- DETAILS OF SQL GENERATION
- COPYRIGHT AND LICENSE
Fey::Literal::Term - Represents a literal term in a SQL statement
my $term = Fey::Literal::Term->new(@anything)
This class represents a literal term in a SQL statement. A "term" in this module means a literal SQL snippet that will be used verbatim, without quoting.
This allows you to create SQL for almost any expression, for example
EXTRACT( DOY FROM TIMESTAMP "User.creation_date" ), which is a valid Postgres expression. This would be created like this:
my $term = Fey::Literal::Term->new ( 'DOY FROM TIMESTAMP ', $column ); my $function = Fey::Literal::Function->new( 'EXTRACT', $term );
This ability to insert arbitrary strings into a SQL statement is meant to be used as a back-door to support any sort of SQL snippet not otherwise supported by the core Fey classes in a more direct manner.
This module is a subclass of
This class provides the following methods:
This method creates a new
Fey::Literal::Term object representing the term passed to the constructor.
More than one argument may be given; they will all be joined together in the generated SQL. For example:
my $term = Fey::Literal::Term->new( $column, '::text' );
The arguments can be plain scalars, objects with a
sql_or_alias() method (columns, tables, etc.) or any object which is overloaded (the assumption being it that it overloads stringification).
Returns the array reference of fragments passed to the constructor.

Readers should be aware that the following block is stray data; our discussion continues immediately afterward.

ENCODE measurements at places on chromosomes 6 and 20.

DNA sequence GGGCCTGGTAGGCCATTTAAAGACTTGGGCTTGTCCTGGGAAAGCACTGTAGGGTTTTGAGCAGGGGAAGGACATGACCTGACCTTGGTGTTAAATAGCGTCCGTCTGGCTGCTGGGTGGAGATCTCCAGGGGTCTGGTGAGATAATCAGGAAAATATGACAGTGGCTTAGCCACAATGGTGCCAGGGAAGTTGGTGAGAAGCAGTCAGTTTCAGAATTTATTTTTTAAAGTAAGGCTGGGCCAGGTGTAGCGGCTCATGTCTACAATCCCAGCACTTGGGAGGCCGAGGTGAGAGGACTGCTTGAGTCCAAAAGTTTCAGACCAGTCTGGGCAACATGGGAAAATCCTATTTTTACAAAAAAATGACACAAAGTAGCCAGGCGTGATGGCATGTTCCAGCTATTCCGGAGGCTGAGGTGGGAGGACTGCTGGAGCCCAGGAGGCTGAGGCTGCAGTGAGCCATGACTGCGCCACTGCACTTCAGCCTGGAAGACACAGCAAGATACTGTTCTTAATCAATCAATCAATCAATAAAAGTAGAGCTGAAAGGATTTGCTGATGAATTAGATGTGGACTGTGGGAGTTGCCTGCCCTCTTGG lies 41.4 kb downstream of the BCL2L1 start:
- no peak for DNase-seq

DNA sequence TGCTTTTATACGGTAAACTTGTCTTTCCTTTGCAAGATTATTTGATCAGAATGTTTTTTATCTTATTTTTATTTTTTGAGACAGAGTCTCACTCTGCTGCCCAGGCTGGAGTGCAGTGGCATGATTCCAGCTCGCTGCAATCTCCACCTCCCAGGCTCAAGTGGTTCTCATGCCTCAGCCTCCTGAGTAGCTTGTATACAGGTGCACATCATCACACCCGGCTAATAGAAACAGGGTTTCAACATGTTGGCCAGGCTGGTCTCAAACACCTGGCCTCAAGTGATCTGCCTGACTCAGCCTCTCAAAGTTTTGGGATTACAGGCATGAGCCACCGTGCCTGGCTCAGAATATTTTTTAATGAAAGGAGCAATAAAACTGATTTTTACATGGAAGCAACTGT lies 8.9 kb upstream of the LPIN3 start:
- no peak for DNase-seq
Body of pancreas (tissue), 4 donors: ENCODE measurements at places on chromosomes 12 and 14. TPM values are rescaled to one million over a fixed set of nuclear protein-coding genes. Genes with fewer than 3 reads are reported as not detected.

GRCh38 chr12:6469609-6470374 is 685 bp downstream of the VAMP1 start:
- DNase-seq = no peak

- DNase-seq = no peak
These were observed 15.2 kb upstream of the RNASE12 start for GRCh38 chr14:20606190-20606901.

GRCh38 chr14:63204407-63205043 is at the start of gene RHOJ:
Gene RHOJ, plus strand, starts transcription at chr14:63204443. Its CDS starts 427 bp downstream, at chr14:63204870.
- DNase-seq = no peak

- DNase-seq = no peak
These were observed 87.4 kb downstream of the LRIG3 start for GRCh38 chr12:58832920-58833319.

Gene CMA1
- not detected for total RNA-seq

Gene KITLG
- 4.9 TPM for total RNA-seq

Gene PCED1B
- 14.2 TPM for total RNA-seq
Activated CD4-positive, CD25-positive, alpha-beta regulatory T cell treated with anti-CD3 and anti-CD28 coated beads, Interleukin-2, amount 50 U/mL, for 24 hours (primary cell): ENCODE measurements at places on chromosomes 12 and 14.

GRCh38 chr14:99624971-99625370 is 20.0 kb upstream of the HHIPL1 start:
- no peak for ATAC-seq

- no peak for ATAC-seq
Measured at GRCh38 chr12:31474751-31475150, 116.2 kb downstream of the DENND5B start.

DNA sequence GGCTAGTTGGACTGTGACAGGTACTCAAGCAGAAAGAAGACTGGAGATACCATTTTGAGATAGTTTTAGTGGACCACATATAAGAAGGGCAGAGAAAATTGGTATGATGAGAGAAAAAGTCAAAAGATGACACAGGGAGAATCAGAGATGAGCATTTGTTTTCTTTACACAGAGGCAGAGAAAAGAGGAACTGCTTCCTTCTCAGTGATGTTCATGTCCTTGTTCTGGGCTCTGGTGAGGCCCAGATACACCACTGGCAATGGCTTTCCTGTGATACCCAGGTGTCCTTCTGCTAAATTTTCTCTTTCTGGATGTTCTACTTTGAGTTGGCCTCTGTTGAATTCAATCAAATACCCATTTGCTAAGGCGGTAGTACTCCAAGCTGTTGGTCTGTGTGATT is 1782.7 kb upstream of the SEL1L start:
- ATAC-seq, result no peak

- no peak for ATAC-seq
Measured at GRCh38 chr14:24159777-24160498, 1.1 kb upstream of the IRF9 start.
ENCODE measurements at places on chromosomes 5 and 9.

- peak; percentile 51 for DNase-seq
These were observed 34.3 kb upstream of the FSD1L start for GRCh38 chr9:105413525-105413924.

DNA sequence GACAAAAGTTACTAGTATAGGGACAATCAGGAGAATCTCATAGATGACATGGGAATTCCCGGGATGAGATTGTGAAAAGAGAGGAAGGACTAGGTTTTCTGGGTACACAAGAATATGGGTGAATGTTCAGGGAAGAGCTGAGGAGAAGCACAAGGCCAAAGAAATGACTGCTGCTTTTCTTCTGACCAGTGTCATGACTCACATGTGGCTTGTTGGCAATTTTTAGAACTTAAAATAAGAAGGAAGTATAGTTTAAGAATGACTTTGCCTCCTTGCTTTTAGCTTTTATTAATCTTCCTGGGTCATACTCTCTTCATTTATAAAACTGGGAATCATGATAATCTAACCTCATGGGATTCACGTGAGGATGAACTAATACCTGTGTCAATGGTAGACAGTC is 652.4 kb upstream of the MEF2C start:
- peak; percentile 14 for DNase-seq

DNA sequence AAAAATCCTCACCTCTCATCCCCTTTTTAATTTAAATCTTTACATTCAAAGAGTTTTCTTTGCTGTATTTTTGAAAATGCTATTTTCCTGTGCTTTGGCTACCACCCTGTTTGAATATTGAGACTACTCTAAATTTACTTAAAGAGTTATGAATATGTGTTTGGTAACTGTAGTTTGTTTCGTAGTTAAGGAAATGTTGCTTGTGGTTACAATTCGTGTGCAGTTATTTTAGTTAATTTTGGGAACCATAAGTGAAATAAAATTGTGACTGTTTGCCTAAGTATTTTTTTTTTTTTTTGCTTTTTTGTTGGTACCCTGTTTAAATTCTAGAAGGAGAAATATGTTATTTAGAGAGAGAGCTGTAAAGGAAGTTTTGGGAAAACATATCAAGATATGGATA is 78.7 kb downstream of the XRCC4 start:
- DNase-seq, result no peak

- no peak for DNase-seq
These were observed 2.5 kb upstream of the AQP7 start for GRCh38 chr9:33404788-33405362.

If this attribute is explicitly set to a false value, then then the SQL-generating methods below will never include an alias.
The id for a term is uniquely identifies the term.
Returns the appropriate SQL snippet. If the term contains any Fey objects, their
sql_or_alias() method is called to generate their part of the term.
A term generates SQL by taking each of the elements passed to its constructor and concatenating them. If the element is an object with a
sql_or_alias() method, that method will be called to generate SQL. Otherwise, the element is just used as-is.
$term->can_have_alias() is false, then calling any of the three SQL-generating methods is always equivalent to calling
This class does the
Of course, the contents of a given term may not really allow for any of these things, but having this class do these roles means you can freely use a term object in any part of a SQL snippet.
See Fey for details on how to report bugs.
Dave Rolsky <firstname.lastname@example.org>
This software is Copyright (c) 2010 by Dave Rolsky.
This is free software, licensed under:
The Artistic License 2.0